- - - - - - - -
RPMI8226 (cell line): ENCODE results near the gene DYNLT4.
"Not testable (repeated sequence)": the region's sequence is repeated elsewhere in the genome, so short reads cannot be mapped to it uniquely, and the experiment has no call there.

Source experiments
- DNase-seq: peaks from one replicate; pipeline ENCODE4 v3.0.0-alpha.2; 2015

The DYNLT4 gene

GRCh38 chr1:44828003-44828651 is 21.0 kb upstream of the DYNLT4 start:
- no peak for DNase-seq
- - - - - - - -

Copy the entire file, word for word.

RPMI8226 (cell line): ENCODE results near the gene DYNLT4.
"Not testable (repeated sequence)": the region's sequence is repeated elsewhere in the genome, so short reads cannot be mapped to it uniquely, and the experiment has no call there.

Source experiments
- DNase-seq: peaks from one replicate; pipeline ENCODE4 v3.0.0-alpha.2; 2015

The DYNLT4 gene

GRCh38 chr1:44828003-44828651 is 21.0 kb upstream of the DYNLT4 start:
- no peak for DNase-seq